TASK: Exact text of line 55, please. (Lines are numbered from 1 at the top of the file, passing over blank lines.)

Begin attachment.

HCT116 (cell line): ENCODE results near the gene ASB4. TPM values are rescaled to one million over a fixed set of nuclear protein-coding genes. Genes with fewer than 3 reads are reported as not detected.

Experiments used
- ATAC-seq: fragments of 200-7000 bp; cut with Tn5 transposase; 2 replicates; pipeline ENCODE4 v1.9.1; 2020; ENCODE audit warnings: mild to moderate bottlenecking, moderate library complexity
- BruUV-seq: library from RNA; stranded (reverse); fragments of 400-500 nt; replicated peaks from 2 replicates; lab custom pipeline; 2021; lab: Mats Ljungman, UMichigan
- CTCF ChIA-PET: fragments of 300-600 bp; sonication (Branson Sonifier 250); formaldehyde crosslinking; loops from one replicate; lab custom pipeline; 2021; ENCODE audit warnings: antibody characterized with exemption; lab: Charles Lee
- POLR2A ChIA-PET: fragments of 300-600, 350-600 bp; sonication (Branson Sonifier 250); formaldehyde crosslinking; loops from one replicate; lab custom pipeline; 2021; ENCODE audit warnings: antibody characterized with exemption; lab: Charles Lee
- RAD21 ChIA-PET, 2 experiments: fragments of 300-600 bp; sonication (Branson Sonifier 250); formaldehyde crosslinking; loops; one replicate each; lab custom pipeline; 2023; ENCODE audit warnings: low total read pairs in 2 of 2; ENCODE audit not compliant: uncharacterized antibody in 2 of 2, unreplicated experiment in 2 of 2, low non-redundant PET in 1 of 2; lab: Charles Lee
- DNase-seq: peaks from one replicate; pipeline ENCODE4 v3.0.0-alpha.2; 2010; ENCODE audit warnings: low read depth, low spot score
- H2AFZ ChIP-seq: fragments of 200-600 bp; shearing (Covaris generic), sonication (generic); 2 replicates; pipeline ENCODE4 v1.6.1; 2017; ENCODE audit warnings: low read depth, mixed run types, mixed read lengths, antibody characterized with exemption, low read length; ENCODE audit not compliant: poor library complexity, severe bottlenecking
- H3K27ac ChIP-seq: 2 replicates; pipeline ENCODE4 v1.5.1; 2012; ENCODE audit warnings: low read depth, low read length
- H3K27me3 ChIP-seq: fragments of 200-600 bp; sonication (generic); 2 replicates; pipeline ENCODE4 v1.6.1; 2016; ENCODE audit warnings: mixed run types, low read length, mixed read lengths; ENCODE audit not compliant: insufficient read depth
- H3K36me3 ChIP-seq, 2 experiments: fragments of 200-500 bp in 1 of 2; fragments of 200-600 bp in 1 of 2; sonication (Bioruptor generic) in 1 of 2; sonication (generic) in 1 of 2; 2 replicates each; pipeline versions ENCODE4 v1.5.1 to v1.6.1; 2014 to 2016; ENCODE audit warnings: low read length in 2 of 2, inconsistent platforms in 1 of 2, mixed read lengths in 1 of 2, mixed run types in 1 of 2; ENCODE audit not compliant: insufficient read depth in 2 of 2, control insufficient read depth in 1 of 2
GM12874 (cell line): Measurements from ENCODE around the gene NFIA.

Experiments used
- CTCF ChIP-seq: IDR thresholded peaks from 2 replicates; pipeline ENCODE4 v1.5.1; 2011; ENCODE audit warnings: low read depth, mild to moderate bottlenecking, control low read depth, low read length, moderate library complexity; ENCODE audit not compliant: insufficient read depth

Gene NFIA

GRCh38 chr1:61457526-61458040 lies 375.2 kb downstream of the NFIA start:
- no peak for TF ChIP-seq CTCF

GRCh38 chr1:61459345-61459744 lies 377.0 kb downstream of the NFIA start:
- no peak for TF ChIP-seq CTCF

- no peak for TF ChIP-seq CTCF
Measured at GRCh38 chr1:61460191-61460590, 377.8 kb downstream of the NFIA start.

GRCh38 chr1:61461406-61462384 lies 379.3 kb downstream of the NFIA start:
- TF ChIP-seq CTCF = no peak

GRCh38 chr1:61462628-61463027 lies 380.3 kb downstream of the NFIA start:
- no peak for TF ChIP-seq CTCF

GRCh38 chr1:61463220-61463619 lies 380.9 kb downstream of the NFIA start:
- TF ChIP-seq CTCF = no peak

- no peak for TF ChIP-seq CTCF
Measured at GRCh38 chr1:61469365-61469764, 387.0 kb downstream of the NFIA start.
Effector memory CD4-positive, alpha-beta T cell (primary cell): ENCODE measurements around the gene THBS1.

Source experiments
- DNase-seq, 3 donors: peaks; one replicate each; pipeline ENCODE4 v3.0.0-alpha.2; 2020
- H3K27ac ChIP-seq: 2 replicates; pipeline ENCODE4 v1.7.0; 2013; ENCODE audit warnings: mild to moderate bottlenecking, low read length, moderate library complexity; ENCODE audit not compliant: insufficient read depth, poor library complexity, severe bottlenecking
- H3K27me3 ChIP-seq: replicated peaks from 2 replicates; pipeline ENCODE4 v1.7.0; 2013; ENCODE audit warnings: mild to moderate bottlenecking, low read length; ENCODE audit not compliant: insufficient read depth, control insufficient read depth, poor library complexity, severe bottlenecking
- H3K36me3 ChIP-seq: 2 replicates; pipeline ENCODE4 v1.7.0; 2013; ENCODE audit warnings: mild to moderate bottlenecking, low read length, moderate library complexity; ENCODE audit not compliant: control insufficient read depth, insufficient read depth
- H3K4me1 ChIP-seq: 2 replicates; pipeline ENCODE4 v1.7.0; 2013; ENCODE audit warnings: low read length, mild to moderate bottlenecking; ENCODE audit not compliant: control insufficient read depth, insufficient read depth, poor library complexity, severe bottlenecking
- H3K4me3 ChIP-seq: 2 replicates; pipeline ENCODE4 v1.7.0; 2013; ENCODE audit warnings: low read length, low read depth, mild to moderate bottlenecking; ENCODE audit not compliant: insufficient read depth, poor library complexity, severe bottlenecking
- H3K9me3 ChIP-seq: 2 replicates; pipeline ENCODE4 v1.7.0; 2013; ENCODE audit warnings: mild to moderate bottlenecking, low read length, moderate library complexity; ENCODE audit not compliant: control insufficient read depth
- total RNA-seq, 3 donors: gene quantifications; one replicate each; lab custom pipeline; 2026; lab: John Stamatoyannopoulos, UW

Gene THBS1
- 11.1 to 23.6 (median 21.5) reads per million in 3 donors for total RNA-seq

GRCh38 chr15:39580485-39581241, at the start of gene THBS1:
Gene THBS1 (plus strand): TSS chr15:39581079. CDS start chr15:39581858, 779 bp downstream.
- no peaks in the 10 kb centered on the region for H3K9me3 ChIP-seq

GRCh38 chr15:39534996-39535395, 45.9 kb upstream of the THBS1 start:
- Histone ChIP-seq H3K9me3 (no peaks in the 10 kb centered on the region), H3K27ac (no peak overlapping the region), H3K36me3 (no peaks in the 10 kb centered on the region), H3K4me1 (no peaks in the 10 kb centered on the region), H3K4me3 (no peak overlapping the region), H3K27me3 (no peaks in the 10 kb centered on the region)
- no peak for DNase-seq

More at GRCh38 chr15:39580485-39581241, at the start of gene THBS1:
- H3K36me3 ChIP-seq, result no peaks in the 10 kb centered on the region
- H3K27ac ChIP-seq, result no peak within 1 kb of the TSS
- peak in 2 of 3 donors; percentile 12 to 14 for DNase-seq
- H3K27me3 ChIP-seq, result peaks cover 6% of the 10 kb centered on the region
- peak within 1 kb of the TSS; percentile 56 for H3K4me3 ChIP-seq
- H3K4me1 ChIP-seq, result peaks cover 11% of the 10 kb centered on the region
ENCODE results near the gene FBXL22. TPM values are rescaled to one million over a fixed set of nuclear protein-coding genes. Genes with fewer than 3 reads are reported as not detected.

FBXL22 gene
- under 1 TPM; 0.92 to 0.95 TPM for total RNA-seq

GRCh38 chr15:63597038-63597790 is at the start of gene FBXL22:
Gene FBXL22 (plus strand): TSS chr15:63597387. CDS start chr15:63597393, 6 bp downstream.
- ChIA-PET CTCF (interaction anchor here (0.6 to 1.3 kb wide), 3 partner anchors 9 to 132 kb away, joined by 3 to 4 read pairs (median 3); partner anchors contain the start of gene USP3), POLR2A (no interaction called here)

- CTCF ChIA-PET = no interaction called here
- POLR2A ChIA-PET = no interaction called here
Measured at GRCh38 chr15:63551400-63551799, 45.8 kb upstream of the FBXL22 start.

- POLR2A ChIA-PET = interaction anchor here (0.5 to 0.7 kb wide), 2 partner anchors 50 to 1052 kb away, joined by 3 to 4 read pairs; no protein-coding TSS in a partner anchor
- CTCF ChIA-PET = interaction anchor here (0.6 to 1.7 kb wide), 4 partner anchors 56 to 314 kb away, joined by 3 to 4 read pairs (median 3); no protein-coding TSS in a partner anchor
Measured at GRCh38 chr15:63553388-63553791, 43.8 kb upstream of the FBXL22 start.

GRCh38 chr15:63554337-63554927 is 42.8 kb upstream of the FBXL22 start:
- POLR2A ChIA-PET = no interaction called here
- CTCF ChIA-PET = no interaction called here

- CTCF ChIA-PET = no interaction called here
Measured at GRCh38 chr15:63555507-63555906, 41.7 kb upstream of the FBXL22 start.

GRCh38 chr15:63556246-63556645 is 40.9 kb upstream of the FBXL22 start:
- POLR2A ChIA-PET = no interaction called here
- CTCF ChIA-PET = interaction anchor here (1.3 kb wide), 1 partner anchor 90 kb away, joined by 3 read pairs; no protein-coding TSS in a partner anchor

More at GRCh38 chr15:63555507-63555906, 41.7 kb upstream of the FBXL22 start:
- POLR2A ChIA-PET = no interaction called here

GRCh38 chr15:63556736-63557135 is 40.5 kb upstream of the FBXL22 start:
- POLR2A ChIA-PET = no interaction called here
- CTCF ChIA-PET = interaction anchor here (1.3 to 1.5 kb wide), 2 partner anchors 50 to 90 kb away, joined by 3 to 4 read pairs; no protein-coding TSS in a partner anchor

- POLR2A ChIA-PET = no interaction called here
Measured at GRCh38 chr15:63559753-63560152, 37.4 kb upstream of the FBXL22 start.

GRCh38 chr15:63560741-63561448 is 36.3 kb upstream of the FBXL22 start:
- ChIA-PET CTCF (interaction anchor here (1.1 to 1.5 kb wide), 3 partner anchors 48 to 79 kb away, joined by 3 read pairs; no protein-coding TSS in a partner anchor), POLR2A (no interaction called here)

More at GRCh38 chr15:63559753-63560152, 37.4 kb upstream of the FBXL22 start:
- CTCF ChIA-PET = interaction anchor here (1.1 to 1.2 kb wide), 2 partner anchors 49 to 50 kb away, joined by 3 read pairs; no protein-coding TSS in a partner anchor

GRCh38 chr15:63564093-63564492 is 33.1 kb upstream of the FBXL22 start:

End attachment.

- H3K4me1 ChIP-seq, result peaks cover 11% of the 10 kb centered on the region